Content pagination exists all over the web to categorise the data on resource-heavy websites such as e-commerce stores, blogs, and article hubs. If you have a website with a lot of information, how should you handle pagination with regard to SEO? Leave what you have as it is and let search engines figure out the rest? Or should you provide some simple HTML mark-up to give them a helping hand? This post will teach you how to paginate for SEO, as well avoid a few of the common pagination mistakes.
The Google Way to Pagination
A few months ago, Google introduced a way to help webmasters implement proper, search engine-friendly pagination. By using the rel=”next” and rel=”previous” link tags within the head section of your web page, you can tell Google if there is a page which follows the current page, or if there is a previous page before the current one. Basically, this puts your pages into a nice, easy-to-understand series.
Let’s look at an example. If you are on page 3 on a website (URL for this example would be http://www.examplesite.com.au/category?page=3), the link tags in the head section should look something similar to the below:
<link rel="prev" href="http://www.examplesite.com.au/category?page=4" />
<link rel="next" href="http://www.examplesite.com.au/category?page=2" />
Of course, there are exclusions where the first page in the series will not have a previous page, just like the last page will not have a following page, in which case you’d leave out the appropriate link tag in the head. For more information on using these link tags, please reference Google’s blog post on the subject.
Some Common Pagination Mistakes
On many websites, and e-commerce websites in particular, there are many filters which help sort out the list of pages in a particular order or price value. For search engine optimised websites, these pages will usually use the rel=”canonical” tag to avoid duplicate content issues and possible keyword cannibalisation.
However, some people make the mistake of pointing this canonical tag to the first page in the pagination series – a big no no! Doing this tells Google to redirect to the original page, instead of continuing to crawl through the pagination series. If Google is not allowed to crawl all the pages in your website, you can’t be sure that all your pages are being indexed and that PageRank is flowing correctly through your website. You should not rely solely on an xml sitemap to get all your pages indexed and given their proper authority.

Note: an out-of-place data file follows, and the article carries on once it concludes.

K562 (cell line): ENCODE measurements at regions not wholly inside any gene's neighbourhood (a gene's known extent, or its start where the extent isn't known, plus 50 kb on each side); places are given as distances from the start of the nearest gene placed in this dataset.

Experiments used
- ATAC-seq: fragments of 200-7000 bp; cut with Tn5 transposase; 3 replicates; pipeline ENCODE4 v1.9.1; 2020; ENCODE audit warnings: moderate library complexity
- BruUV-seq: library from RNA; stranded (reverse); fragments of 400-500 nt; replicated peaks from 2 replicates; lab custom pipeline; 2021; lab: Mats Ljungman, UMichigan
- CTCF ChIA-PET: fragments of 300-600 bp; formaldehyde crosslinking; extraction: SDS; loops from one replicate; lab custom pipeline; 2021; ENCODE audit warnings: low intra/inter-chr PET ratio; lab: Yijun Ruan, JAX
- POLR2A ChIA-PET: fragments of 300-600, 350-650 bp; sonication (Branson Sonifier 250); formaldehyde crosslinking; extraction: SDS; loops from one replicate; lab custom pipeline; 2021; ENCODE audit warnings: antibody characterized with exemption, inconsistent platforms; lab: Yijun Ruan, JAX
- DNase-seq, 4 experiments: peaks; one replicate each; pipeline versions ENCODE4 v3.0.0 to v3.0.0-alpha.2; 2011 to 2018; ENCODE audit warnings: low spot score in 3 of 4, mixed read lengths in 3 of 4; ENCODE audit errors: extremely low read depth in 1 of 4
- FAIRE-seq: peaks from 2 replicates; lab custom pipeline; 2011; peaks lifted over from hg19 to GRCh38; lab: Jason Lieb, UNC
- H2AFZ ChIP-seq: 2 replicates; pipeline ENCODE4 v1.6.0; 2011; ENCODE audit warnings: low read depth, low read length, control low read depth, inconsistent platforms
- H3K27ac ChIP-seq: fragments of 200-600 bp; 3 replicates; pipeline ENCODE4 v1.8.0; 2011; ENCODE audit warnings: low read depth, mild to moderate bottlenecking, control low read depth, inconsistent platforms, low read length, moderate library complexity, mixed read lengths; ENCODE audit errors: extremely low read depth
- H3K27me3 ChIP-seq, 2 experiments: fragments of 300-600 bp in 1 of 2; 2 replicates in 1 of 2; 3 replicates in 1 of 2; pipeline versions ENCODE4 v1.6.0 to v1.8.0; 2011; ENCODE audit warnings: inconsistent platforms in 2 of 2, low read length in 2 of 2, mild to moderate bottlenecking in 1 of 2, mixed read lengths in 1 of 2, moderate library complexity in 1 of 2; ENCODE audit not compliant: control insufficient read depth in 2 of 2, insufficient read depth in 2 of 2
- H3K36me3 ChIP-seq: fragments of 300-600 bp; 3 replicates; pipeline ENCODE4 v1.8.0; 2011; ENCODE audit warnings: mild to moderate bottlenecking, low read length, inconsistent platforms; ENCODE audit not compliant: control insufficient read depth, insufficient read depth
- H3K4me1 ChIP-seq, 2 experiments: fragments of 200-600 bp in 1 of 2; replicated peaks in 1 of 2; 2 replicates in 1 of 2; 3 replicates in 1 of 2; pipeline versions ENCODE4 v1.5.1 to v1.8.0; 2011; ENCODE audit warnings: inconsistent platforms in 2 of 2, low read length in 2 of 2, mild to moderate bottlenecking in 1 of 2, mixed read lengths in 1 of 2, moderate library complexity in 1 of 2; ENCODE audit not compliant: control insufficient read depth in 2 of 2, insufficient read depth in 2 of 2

This isn’t to say that you shouldn’t use the rel=”canonical” tag, because it’s definitely useful. Many e-commerce sites have the same snippets of content duplicated across many pages – after all, not everyone has time to write a unique description for each product, especially if their online store stocks thousands of items. It’s just not the best way to handle pagination for SEO purposes.
More Ways to Handle Pagination Content
Once you have implemented the rel=”next”and rel=”previous” link tags, you should look at a few more on-page factors.
The Title Tag
As we all know from SEO basics 101, the title tag is a hugely important ranking factor. It can also assist pagination by telling search engines what page in the series it is visiting. All you have to do is append the page number to the existing title.
<title>Stylish Red Shoes - Page 2</title>
The Meta Description
As with the title tag, appending the page number to the meta description is helpful to search engine crawlers.
<meta name="description" content="View our selection of red shoes online at discount prices for the Christmas Season - Page 2">
We hope this helps you with handling pagination on your website. Let us know what your views are on pagination and how you usually use it to help your crawlability and indexing. We’d love to hear your thoughts.